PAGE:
Char-Koosta News

The Official Publication of the Flathead Nation online

September 9, 2010

Healthy Montana Kids insurance program reaches out to tribal nations

By B.L. Azure

There are more important reasons to enroll in Healthy Montana Kids than the prizes offered by THHS. For instance it helps relieve the financial stretch on the THHS dollar by channeling eligible applicants to the free or low cost health coverage program. (B.L. Azure photo)
There are more important reasons to enroll in Healthy Montana Kids than the prizes offered by THHS. For instance it helps relieve the financial stretch on the THHS dollar by channeling eligible applicants to the free or low cost health coverage program. (B.L. Azure photo)

ST. IGNATIUS Third party billing. That is the mantra of the Tribal Health and Human Services Department as it navigates its future. The more THHS can bill third parties for the services it provides to patients in its clinics the better it is for their bottom line. A healthy bottom line means THHS can re-channel its funds towards investment in its human and facility resources. That in turn leads to improved services for THHS clientele and that in the end benefits all parties involved especially the children.

There are various avenues - Medicare, Medicaid, private insurance - to third party billing for the services THHS provides in its clinics. Now there is another one. It's called Healthy Montana Kids (HMK) and it provides free or low cost healthcare coverage. There are no co-pays for eligible Indian children.

The Confederated Salish and Kootenai Tribes and the other tribal nations in Montana are involved in the State managed via the sovereign government-to-government relationship. The CSKT and the Montana Department of Public Health and Human Services entered into an HMK agreement in April.

THHS is currently seeking to enroll as many eligible families in the HMK program in order to, among other things, loosen the strain on less-than-adequate Indian Health Service funding. For people uninsured or under insured the IHS is the payer of last resort. It doesn't take long to put strains on its budget; that is why Indian people eligible for other health insurance programs should take advantage of them.

"This is a good program, an economical way for those eligible to get insurance," said Diane Matt, THHS HMK coordinator, reiterating that there are no co-pays for eligible Indian families. "We want to get as many people as we can enrolled in this (insurance) program by December 30. The Indian Health Service has limited amounts of money. They'll have more money left for other healthcare needs if the people eligible for this program enroll in it. That is why it is so important for people to enroll in this."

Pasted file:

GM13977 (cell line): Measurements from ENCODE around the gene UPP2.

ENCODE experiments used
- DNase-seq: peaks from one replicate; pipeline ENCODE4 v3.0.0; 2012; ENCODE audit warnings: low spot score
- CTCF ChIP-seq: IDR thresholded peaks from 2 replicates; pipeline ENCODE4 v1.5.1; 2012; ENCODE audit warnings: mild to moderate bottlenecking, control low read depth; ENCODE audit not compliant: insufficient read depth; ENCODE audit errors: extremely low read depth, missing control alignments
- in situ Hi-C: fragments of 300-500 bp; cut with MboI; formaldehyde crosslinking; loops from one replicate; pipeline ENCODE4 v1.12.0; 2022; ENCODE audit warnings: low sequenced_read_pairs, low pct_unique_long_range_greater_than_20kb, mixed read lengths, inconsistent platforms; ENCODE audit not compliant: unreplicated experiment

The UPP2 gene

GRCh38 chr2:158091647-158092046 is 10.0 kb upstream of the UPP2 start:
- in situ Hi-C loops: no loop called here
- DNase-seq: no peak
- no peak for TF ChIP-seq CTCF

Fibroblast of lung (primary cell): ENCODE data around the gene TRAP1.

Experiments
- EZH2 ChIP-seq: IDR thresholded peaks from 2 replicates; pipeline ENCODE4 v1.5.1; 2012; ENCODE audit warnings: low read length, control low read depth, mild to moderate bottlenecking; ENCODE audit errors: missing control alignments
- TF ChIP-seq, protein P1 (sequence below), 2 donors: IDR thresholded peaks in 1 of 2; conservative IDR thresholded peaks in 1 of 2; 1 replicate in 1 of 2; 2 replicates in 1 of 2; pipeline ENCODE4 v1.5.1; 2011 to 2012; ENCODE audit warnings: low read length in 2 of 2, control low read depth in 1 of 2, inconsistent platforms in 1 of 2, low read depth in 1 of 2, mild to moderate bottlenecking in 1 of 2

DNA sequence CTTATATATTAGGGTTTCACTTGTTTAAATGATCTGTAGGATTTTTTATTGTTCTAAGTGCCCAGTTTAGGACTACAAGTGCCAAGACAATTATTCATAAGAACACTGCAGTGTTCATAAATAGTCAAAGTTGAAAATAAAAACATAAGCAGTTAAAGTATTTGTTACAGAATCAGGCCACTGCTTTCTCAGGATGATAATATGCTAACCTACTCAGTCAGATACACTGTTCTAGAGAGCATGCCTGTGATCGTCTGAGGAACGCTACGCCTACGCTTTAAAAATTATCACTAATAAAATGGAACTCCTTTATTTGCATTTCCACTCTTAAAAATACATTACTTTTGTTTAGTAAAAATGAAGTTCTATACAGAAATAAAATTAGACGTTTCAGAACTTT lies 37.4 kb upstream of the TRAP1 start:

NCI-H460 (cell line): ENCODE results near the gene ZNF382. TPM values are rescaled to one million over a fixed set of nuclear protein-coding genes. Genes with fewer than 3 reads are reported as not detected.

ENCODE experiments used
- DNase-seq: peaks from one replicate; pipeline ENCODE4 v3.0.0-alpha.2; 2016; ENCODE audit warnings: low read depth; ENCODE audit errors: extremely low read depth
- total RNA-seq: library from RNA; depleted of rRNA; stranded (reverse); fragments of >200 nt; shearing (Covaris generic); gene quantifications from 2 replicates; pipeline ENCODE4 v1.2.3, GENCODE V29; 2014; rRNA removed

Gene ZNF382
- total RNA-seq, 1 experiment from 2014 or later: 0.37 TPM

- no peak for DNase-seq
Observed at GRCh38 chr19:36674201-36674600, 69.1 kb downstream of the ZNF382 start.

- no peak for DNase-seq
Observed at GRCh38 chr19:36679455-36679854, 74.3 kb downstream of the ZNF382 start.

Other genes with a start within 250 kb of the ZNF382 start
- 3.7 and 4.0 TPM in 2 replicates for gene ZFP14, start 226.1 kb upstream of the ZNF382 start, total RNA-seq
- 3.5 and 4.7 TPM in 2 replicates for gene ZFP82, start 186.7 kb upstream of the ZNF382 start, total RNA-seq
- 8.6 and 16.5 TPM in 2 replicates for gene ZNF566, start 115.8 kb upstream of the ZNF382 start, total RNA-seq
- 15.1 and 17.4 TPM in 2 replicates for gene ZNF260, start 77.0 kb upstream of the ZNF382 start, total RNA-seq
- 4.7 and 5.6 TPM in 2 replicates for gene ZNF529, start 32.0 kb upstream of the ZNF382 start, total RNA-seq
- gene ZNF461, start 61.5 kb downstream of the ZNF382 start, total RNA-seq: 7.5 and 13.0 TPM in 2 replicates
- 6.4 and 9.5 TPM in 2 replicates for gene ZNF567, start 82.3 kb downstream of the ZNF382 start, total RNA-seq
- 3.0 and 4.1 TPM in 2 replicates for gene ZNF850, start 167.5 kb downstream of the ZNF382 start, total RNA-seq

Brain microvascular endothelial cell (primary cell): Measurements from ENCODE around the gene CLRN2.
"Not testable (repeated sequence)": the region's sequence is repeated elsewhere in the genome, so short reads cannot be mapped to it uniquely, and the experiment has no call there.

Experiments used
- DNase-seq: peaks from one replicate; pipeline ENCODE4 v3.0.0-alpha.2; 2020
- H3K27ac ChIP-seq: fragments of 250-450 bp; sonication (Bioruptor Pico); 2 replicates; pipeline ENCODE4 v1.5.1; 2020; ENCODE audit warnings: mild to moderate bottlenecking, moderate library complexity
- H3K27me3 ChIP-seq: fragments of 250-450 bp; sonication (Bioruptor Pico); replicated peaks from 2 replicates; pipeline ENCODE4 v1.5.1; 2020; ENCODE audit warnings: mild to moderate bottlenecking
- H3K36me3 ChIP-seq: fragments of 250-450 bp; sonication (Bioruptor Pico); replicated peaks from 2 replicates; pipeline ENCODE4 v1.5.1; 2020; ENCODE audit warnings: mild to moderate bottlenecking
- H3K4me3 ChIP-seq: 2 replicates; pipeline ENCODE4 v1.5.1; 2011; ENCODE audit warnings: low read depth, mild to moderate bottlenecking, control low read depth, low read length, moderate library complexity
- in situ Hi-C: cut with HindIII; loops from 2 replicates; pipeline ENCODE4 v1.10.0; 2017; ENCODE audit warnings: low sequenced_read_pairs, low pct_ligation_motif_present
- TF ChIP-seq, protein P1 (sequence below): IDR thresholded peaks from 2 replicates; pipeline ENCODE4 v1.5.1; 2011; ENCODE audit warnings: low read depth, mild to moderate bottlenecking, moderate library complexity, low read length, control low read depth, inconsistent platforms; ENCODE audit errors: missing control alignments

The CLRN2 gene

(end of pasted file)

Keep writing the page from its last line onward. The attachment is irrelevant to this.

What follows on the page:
Matt said the application is easy and that applicants only need to provide the completed form with two months of check stubs for income verification. THHS will assist eligible families with the application process. The income requirements have changed so that more families are now eligible for HMK. Presently families with an income 250 percent or less of the federal poverty level are eligible. Once the application is done it is sent to the DPHHS in Helena.

Children up to age 19 are eligible for Healthy Montana Kids. They must be Montana residents as well as a United States citizen or qualified alien. There is income and other guidelines however there are also waivers in many of them.

For some families, depending on income, children must be uninsured for three months (there are waivers for Native American children). For some families, depending on income, the child's parent or stepparent may not be employed by the State of Montana or the Montana University system. A household must meet income guidelines for household size to be eligible.

HMK covered services, among other things, include,: office and clinic visits; emergency services; hospital services; sports or employment physicals; anesthesia services; surgical services; well-child checkups; prescription drugs; laboratory and X-ray services; mental health services; substance abuse services; dental services; vision exams and eyeglasses; and hearing exams and hearing aids.

There will be a drawing for children prizes Friday, September 24, for those who enroll in the HMK healthcare coverage through THHS. The prizes include a bicycle, children's games and toys, DVD player, water sports equipment, gift certificates and more. All families who enroll will be awarded a Wal-Mart $25 gift certificate.

For more information on Healthy Montana Kids, call Diane Matt or Carla Tanner at 745-3525.

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